The entry-level mid-2010 Mac Pro gives us little cause for complaint. A Blu-ray drive would be welcome but was never on the cards, and it's expensive, but not poor value for money. It's great to see that even in the midst of a recession, Apple isn't neglecting its high-end range.
Great new processors Extremely capable graphics card Runs almost silently 18x optical drive Good bundled software
No Blu-ray Expensive Only one optical drive No form factor improvements Could use more SDRAM
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Apple's mid-2010 refresh brings us three new models of the Mac Pro – the top-of-the-range tower format Mac aimed at professionals and high-end users. The one we're reviewing here is the entry-level model at £1999, based around a 2.8GHz quad core Intel Xeon processor using the 45nm Nehalem microarchitecture.
If you need even more processing power, the mid-range Mac Pro sets you back £2,799 and features two 2.4GHz quad core Xeons based on the Westmere 32nm process. If you're really ambitious (and rich), the top-of-the-range model costs £3999, and boasts twin six-core 2.66GHz Xeon Westmere processors, for a total of 12 cores.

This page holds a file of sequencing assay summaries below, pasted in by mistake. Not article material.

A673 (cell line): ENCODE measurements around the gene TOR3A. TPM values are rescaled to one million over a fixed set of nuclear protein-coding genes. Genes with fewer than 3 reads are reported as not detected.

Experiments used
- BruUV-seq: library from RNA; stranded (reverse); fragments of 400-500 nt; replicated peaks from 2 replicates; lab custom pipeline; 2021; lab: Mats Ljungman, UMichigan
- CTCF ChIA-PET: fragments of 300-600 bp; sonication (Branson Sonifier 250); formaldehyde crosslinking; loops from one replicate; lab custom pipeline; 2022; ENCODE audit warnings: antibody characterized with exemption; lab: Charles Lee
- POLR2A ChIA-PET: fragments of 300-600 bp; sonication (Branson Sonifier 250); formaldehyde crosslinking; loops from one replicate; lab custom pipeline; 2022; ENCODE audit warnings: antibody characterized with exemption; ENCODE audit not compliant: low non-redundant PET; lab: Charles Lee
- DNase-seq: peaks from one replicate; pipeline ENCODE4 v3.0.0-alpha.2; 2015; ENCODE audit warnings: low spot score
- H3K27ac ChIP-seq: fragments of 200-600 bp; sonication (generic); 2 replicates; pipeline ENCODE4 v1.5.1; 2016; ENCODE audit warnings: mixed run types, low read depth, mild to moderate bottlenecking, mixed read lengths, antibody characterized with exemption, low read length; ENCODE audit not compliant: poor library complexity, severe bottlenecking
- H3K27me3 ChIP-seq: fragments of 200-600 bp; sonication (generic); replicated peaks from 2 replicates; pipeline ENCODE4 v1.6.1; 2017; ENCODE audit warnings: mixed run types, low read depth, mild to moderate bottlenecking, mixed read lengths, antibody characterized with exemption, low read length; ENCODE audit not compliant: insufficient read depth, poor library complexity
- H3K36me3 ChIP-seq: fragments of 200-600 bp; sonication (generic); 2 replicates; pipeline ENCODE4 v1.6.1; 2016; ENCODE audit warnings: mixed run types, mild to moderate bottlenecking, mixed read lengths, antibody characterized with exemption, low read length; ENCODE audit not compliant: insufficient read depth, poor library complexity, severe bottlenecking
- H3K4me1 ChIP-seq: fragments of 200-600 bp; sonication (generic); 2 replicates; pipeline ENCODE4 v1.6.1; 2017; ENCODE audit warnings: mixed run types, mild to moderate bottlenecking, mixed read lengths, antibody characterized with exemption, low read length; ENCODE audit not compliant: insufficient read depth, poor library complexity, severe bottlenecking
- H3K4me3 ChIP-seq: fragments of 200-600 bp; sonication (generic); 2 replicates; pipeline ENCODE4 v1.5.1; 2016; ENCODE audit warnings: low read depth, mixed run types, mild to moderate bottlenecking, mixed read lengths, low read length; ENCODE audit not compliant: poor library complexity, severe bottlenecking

Naturally, if you order online, any and all of these machines can be customised. The entry-level model reviewed here can be boosted to a 3.2GHz quad-core CPU or a six-core 3.33GHz chip, though if you really want to spend some money, go for a top-of-the-range model with twin 2.93GHz six-core Xeons.
This particular Mac Pro comes with 3GB (three 1GB DIMMs) of DDR3 ECC SDRAM at 1066MHz, but its four memory slots can support up to 16GB. The two-processor models are supplied with 6GB of memory out of the box, but offer eight slots for up to 32GB in total. The top-of-the-range Mac Pro also uses faster, 1333MHz SDRAM.
Processor and memory aside, the three models brought to us with the Mac Pro's mid-2010 refresh have a lot in common. They all have a 1TB SATA hard drive running at 7200rpm; a ATI Radeon HD 5770 graphics card with 1GB of GDDR5 memory, offering two Mini DisplayPort outputs and one dual-link DVI video output; and an 18x dual layer-compatible SuperDrive for optical discs.
Each has two USB 2.0 ports and two FireWire 800 ports at the front of the machine, plus three USB 2.0 and two FireWire 800 at the back, where you'll also find dual 10/100/1000BASE-T (Gigabit) Ethernet ports. Wireless-N is catered for, as is Bluetooth 2.1.